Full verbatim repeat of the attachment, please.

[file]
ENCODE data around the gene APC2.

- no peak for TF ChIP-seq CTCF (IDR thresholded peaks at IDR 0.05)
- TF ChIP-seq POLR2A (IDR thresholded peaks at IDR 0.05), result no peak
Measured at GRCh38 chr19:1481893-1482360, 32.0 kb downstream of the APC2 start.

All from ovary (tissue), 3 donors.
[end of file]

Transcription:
ENCODE data around the gene APC2.

- no peak for TF ChIP-seq CTCF (IDR thresholded peaks at IDR 0.05)
- TF ChIP-seq POLR2A (IDR thresholded peaks at IDR 0.05), result no peak
Measured at GRCh38 chr19:1481893-1482360, 32.0 kb downstream of the APC2 start.

All from ovary (tissue), 3 donors.